Every now-and-then you come across an article that is worth reading over and over… the kind of article that you want to come back to it in a months time to reflect on how you’ve changed since reading it… so it is for me with post Ten tips for new Trainers/Teachers on the Creating Passionate Users blog (Thanks Ian for the link!)
As well as some expected tips on learning styles, cognition, minimising lectures and using games, the post also has some unexpected tips like:
Know why–and how–good stories work.
Consider the learner to be on a kind of hero’s journey. If Frodo is your student, and you’re Gandalf… learn as much as you can about storytelling and entertainment. Learn what screenwriters and novelists learn. Know what “show don’t tell” really means, and understand how to apply it to learning.
… something I’d love to work on! And this one:
Most classroom-based instruction can be dramatically improved by reducing the amount of content!. Give them the skills to be able to continue learning on their own, rather than trying to shove more content down their throats.
If your students leave feeling like they truly learned — like they seriously kick ass because they can actually do something useful and interesting, they’ll forgive you (and usually thank you) for not “covering all the material”. The trainers that get cricism for not covering enough topics or “finishing the course topics” are the ones who didn’t deliver a good experience with what they did cover.
… and something I’ve been struggling with for the past two years:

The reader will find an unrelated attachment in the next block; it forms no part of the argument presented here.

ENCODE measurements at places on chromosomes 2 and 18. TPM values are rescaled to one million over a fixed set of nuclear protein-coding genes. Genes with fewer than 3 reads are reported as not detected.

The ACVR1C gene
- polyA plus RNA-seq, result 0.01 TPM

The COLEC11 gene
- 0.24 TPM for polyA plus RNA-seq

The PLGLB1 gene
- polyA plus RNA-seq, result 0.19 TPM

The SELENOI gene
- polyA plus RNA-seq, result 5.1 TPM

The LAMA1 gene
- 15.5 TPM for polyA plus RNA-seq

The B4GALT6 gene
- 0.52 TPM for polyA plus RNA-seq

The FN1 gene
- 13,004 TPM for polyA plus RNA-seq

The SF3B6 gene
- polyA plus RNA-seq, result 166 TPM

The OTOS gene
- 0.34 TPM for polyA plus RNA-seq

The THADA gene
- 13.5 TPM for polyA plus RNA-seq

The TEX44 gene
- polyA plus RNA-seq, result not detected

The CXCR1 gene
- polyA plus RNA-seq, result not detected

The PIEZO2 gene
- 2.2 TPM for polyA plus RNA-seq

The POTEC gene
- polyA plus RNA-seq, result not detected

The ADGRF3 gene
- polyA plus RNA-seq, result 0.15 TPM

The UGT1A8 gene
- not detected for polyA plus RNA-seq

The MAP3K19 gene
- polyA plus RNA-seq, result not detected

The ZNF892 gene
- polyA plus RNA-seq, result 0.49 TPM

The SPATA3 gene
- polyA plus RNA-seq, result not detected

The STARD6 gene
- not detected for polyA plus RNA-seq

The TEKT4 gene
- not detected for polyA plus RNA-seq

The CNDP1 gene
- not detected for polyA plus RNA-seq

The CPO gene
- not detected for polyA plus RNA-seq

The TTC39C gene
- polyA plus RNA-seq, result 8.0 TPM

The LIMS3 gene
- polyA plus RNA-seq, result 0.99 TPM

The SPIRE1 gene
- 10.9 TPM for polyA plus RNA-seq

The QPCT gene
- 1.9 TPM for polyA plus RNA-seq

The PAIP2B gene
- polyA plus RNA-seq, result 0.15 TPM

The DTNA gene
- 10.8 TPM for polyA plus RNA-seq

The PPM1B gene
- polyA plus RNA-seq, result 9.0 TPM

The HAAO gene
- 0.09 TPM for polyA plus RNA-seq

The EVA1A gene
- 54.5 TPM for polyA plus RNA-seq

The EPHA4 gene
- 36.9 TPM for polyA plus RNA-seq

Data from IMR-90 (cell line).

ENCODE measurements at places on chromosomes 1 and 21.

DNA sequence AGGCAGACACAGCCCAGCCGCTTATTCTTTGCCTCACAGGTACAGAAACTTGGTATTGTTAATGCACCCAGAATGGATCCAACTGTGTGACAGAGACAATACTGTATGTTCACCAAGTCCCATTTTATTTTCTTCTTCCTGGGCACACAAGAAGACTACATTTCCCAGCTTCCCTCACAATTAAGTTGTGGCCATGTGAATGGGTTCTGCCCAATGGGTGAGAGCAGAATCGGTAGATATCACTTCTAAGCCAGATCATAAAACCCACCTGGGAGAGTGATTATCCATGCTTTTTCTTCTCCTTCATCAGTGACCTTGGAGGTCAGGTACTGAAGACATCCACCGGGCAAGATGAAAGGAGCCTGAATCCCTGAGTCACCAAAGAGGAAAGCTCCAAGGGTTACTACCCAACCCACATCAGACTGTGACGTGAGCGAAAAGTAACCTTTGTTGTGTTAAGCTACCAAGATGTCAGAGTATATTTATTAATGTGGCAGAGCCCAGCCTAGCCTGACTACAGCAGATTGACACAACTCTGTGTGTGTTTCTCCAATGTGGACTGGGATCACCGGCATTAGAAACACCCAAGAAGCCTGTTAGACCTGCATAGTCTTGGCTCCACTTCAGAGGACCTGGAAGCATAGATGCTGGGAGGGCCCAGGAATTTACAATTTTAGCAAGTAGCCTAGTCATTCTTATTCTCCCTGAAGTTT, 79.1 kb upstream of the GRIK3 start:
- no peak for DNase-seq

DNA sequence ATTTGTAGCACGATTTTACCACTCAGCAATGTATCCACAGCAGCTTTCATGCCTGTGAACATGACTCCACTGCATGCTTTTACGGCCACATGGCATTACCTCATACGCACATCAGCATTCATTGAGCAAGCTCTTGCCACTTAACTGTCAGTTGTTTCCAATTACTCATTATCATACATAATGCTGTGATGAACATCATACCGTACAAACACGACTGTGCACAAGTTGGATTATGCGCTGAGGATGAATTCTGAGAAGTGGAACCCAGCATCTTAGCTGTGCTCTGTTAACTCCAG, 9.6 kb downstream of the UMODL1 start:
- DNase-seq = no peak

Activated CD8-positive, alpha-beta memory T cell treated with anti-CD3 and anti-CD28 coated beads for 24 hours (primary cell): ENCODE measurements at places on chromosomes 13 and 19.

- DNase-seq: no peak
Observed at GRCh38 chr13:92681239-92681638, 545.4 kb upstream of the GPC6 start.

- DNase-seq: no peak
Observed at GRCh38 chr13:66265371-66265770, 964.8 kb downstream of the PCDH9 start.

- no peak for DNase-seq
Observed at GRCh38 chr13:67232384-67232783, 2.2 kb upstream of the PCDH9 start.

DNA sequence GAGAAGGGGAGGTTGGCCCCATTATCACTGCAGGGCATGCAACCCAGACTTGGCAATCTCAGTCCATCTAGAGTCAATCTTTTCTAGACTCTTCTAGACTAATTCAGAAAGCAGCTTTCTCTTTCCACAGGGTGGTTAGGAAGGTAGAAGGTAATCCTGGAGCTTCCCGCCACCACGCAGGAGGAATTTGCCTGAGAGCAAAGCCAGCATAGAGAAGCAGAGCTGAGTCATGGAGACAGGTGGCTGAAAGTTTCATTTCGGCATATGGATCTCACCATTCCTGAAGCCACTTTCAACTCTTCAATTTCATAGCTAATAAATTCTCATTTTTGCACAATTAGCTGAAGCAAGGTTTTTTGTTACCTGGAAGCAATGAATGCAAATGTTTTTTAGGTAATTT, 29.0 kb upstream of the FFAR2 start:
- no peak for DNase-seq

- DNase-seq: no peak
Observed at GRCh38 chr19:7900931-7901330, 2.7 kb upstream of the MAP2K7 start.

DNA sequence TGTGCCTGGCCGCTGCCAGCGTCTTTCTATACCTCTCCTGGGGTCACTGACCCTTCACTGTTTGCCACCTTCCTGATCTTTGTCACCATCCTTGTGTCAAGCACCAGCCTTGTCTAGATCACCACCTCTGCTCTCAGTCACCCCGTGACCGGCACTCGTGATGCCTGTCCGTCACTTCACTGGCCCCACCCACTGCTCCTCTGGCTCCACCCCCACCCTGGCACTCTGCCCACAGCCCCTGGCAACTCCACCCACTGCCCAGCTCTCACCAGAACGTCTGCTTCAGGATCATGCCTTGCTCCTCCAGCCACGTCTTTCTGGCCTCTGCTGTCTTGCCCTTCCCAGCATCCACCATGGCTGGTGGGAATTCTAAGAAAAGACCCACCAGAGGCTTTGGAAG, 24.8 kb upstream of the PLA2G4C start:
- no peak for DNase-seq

For classroom trainers, the greatest challenge you have is managing multiple skill and knowledge levels in the same classroom! Be prepared to deal with it.
followed by some great tips for dealing with this situation, such as multi-level hint sheets.
And here’s another pearler:
The best execises include an element of surprise and failure. The worst exercises are those where you spend 45 minutes explaining exactly how something works, and then have them duplicate everything you just said. Yes, that does provide practice, but it’s weak. If you design an exercise that produces unexpected results… something that intuitively feels like it should work, but then does something different or wrong — they’ll remember that FAR more than they’ll remember the, “yes, it did just what she said it would do” experience.
oh… i can’t stop… go and read the article before I copy the whole thing in here…
Leave your ego at the door. This is not about you.
Your learners do NOT care about how much you know, how smart you are, or what you’ve done. Aside from a baseline level of credibility, it’s far more important that you care about how smart THEY are, what THEY know (and will know, thanks to this learning experience) and what THEY have done. I’m amazed (and horrified) by how many instructors don’t ever seem to get to know anything about their students. You should know far more about them than they know about you.
and to finish off:
Your passion will keep them awake. Your passion will be infectious. It’s up to you to figure out how to stay passionate, or quit teaching until you get it back.
And finally, don’t think of yourself as a teacher or trainer… since that puts the focus on what YOU do….
If you’re interested in facilitating learning experiences… go and read Ten tips for new Teachers/Trainers!